Behavioral Finance: Gambling on Stocks

In theory, financial markets are efficient.  All necessary information is available to the public and logical decisions can be made by rational, unemotional investors.  However, theory and reality are often quite different, and investing is no exception.

The study of investor behavior is called Behavioral Finance.  For more information on the basics, see our post “Behavioral Finance: Intro”.  Research shows that people are not nearly as rational when making investment decisions as traditional finance theory suggests.  Our decision-making is influenced by our own psychological biases.

Gamblers Turning to the Stock Market

As the NBA and MLB continue conversations to try and keep 2020 season hopes alive and NASCAR and F1 stay on track to move forward with their season plans to start within the next few days, will market volatility start dissipating?

Believe it or not, with sports sidelined many gamblers have turned to the stock market.  The number of new retail trading accounts across online brokers skyrocketed during the coronavirus shelter in place orders.  Many brokerage firms saw a 100%+ increase in funded accounts compared to the first quarter of 2019.  Robinhood, the free stock trading app favored by younger generations, reported an increase of 3 million new accounts in the first quarter.  Additionally, the total number of stock positions doubled from 15 million to 30 million in the span of 2 months.

As the Wall Street Journal noted, “…by shutting down the economy, the coronavirus unleashed a new generation of gamblers on the stock market: people, mainly young men, going stir-crazy from quarantine and the lack of professional sports to bet on.  They’ve turned to trading stocks.  To these thrill-seekers, the magnitude of moves matters as much as the direction; a big loss can be as much fun as a big gain.”

Hertz Stock

Many of these new accounts and subsequent stock purchases are for short-term gambles on companies.  Look at Hertz Global Holdings (symbol: HTZ), the well known car rental company, as an example.  In the last month, Hertz declared bankruptcy amid the economic shutdown, then announced a planned stock sale to raise cash to help it through the bankruptcy process.  Hertz themselves warned the stock would likely be worthless at the end of its bankruptcy reorganization, then rescinded the planned stock sale after garnering the SEC’s attention.  The speculative trading of Hertz’s stock throughout the last month has caused the stock price to fluctuate wildly.  From it’s May 26th low of $0.40/share, the stock recovered 1,462% to $6.25 on June 8th, a span of less than 2 weeks.  Extreme daily price fluctuations of HTZ have been as follows:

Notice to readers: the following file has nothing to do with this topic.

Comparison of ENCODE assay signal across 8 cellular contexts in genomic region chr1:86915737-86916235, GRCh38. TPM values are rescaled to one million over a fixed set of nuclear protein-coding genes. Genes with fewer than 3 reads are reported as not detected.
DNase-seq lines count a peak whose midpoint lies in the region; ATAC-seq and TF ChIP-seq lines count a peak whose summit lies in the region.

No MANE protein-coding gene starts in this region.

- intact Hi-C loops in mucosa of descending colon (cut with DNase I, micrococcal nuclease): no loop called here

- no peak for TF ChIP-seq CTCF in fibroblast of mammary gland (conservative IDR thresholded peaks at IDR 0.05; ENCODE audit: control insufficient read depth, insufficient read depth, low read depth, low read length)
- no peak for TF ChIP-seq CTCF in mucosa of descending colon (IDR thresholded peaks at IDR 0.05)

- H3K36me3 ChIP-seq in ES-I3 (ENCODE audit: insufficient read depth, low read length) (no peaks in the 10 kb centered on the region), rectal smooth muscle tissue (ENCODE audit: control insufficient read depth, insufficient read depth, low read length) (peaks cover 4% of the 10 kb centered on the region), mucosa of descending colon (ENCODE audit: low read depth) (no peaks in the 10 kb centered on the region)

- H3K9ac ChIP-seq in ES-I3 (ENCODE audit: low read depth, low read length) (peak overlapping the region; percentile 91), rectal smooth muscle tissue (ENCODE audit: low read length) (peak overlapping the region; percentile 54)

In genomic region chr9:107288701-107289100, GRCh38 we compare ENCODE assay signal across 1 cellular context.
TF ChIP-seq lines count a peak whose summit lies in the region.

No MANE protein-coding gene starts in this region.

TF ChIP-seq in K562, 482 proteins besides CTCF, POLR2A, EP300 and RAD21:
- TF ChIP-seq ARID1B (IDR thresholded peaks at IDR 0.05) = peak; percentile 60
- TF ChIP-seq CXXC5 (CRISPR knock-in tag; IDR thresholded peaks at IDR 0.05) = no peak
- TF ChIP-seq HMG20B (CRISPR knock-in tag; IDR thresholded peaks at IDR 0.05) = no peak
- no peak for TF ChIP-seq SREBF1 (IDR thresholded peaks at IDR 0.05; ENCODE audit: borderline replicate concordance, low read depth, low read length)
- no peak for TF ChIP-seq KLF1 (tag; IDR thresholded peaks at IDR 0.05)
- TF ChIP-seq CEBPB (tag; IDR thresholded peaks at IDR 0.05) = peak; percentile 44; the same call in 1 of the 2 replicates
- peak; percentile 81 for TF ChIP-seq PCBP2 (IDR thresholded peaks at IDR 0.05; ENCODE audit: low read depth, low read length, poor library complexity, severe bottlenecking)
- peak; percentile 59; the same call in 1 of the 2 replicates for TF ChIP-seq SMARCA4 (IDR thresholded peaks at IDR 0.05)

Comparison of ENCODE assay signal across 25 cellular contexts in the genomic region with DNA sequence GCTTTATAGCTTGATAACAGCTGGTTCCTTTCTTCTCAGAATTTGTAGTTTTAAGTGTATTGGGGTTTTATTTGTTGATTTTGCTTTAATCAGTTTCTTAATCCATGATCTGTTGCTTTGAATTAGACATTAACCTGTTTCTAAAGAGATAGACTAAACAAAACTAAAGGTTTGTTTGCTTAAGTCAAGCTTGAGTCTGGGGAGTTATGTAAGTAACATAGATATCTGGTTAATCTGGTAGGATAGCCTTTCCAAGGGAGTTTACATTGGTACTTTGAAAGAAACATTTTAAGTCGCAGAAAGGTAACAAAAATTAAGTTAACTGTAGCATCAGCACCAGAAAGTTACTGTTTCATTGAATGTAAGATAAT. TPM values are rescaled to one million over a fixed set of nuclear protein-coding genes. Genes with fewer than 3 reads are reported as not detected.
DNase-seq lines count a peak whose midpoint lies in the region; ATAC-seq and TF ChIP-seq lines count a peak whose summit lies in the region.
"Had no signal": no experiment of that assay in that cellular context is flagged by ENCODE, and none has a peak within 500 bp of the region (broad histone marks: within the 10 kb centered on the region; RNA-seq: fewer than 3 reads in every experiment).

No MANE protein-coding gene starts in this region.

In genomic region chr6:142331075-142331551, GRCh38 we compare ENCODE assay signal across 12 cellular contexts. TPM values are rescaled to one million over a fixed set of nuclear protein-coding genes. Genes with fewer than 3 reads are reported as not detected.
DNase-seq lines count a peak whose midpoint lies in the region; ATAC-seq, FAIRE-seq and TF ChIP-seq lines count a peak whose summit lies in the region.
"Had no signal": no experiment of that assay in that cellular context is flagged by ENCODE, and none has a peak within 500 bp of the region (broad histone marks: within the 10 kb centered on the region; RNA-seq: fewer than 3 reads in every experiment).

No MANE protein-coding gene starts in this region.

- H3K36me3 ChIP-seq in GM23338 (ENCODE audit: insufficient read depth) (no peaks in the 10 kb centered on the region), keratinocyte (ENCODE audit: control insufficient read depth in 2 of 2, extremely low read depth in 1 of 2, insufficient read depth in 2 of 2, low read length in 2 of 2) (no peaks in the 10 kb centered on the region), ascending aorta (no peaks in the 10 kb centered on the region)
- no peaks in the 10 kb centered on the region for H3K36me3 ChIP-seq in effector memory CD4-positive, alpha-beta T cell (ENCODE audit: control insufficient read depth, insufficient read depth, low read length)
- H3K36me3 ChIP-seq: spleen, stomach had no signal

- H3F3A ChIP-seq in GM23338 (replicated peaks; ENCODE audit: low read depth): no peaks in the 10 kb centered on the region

• May 26: -80%. The company announces bankruptcy
  • May 27: +136%
  • May 28-June 3: -30%
  • June 4: +84%
  • June 5: +71%
  • June 8: +115%
  • June 9: -24%
  • June 10: -40%
  • June 11: -18%
  • June 12: +37%
  • June 15: -34%
HTZ Price Chart (2020 YTD as of 6/22/20)
Recognizing Behavioral Biases
  • Overconfidence:  We know from a previous behavioral post the detriment overconfidence can have on investing.  The same irrational impulses occur in sports gambling as well.  Whether you’re confident the stock price will go up because “it has before” or “you know the company” or your favorite sports team will win because they’re your “favorite”, overconfidence leads to taking on more risk.
  • Herding or Herd Behavior:  This behavior is most easily explained as, where one person goes, they all go.  After the intense price movement of Hertz shown above, the trading volume continued to increase as more and more investors/gamblers followed each other to the short-term trades.
  • Action Bias:  Feeling the need to act in order to gain some sense of control.  In this case, we can look at trading frequency.  Feeling the need to buy and sell incessantly just to do something, when doing nothing (aka. “buy and hold”) typically provides better long-term financial outcomes.
The Value of a Professional Advisor

One of the primary benefits of working with a professional advisor such as PDS Planning is our ability to provide discipline and guidance to manage our innate psychological biases.  According to research by Vanguard“Behavioral coaching may add 1% to 2% in net return”.  As they explain, “Having emotions isn’t a “rational or irrational investor issue; it’s a human issue.”  While most investors have the best intentions when making financial decisions, in the heat of the moment when emotions are elevated, they may have a hard time sticking to their plan.

Since 1985, PDS Planning has worked with clients to eliminate the stress often associated with planning your financial future.  With over 30 years of experience helping clients plan their investments, we’re experts at optimizing an investment plan to each individual’s highly specific needs.  We’ll work to understand your vision for the short and long-term.  And we will provide objective guidance on the proper path to help reach your goals.

To learn more about PDS Planning, please contact us.


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